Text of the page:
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Lessons from the second quarter

Remember, the value of investments can fall as well as rise and you could get back less than you invest. We're not recommending Ready-made Investments as being suitable for you based on your personal circumstances. If you're unsure about this investment’s suitability for you, you should seek independent advice.

William Hobbs, Barclays’ Head of Investment Strategy for the UK and Europe, reviews the markets during the second quarter of 2018, including rising interest rates and the political scene in Italy.

Click to toggle accordion What you’ll learn:

How rising US interest rates expose countries which have been living beyond their means.

Which markets are proving resilient to rising interest rates.

Why higher interest rates are important in enforcing discipline and restraint.

Like it or not, higher interest rates are coming. Savers may welcome them, but higher interest rates are far from universally popular. As interest rates rise, everything from the decision to splash out on some ‘Paw Patrol’ plastic to placate the little savages to state infrastructure projects needs to be re-evaluated.

Higher interest rates also change the complexion of past projects too. Populist political leaders therefore tend to be on fertile ground railing against them - Turkish President Tayyip Erdogan recently described higher interest rates as the “mother and father of all evil”, adding to his previous (extraordinary) suggestion that higher interest rates actually cause higher inflation.

Whatever your views on higher interest rates, this was a quarter when they did us all a few favours.

When the tide goes out...

It is precisely because the act of raising interest rates is more often than not going to be unpopular, that central banking has been taken away from politicians in most of the world’s major economies. Independent, unpopular, central banking is rightly cherished by investors, as the recent flare up in Turkey proved. President Erdogan’s promise to step up his role in the economy after elections at the end of June was not well received by markets. The lira plunged, borrowing costs soared, and the country gazed briefly into the economic abyss. In response, the central bank, against earlier ‘advice’ from the President, has raised interest rates by a cumulative 5%. Disaster seems to have been averted for now, with some trust restored in the inflation-fighting credibility of the Turkish central bank.

Other countries around the world have also been using the ultra-low interest rates of the post-crisis era to live beyond their means, or swim without their trunks, as the saying goes. Such swimmers are always easier to spot when the tide goes out, or when interest rates rise as they are doing in the US at the moment. 

However, using a scorecard that focuses on factors ranging from external funding needs and debt exposures, to the ability to attract foreign investment flows, we’ve found that the sinners seem relatively isolated amongst the emerging market economies in the current cycle. Argentina, Turkey and South Africa stand out. Reassuringly, emerging Asia, where we remain most positive within emerging markets, appears to be most resilient to rising US interest rates on this measure.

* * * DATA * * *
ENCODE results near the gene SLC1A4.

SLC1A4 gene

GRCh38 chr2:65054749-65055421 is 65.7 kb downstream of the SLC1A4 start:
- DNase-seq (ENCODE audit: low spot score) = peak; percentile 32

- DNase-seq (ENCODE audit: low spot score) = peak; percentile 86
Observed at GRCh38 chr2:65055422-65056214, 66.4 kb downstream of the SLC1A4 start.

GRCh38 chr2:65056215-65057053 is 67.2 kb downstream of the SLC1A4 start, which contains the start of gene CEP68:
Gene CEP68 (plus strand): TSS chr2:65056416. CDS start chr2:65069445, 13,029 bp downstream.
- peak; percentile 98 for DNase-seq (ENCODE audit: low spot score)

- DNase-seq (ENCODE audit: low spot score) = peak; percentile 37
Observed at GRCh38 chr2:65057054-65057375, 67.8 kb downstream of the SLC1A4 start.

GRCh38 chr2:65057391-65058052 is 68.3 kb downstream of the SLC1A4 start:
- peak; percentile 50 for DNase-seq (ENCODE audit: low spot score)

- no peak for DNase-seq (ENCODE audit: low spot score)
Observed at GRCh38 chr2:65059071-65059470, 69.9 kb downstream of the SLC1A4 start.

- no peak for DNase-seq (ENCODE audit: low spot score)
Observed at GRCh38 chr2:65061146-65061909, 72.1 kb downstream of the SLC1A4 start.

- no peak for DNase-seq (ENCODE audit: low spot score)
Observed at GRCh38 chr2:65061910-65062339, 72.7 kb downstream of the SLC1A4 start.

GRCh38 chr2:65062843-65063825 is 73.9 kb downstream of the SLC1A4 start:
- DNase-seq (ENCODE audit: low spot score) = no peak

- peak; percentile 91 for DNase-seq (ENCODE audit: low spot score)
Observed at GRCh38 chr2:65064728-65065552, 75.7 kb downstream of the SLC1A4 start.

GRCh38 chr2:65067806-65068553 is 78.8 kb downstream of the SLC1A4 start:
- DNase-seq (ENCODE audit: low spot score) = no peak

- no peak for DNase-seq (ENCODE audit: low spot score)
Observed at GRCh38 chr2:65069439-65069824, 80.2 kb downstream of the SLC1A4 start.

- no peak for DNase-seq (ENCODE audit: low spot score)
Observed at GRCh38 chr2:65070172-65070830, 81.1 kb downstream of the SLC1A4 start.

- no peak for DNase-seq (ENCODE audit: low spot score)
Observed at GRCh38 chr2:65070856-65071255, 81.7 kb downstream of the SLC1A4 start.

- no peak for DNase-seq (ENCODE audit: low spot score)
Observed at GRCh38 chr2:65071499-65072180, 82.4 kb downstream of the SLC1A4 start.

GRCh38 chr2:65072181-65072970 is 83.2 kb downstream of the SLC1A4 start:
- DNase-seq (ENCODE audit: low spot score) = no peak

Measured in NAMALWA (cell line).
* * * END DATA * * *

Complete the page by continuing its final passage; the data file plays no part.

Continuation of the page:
Populism blunted?

Italy has also hit the headlines in the second quarter. Some wild statements on spending plans, debt forgiveness and even euro membership, from the incoming Italian government saw borrowing costs in the economy understandably spike. Watch your mortgage advisor’s face as you suggest that you are going to work less, spend more, and may want to pay your mortgage back in a ‘new’ currency.

However, a few days of rising panic in markets served to blunt some of the new coalition’s proposals. A new, less incendiary finance minister was proposed and reassurances were given on EU membership among other things. Markets calmed again. As it goes, this disciplinary streak in markets may also come in handy in the UK before too long.

Wider hubris

These examples of living beyond means, or trying to, will not be limited to specific countries. As always, there will be lenders and borrowers all over the world who have misjudged. As the cost of borrowing in the US continues to rise, more of these incidences will no doubt be revealed.

However, our bet remains that the scale and systemic importance of these misjudgements is not yet sufficient to threaten the economic cycle. Risk appetite has been understandably constrained for much of the last decade. The Great Financial Crisis of 2007/08, and indeed the still-smouldering Euro Crisis have cast a long shadow over the appetite to borrow among consumers and businesses.

That shadow has started to fade in the last couple of years. Those ready to borrow are finally meeting banks ready and more able to lend. Higher interest rates will be important in enforcing some discipline and restraint.

Rising interest rates complicate the job of stock market investing, particularly for those looking for less risk. The role of large chunks of the high-quality government and corporate bond market will continue to appeal as more of a diversifier within a portfolio, rather than a way to generate strong returns for a while yet.

Remember, the value of investments can fall as well as rise and you could get back less than you invest. We're not recommending Ready-made Investments as being suitable for you based on your personal circumstances. If you're unsure about this investment’s suitability for you, you should seek independent advice.

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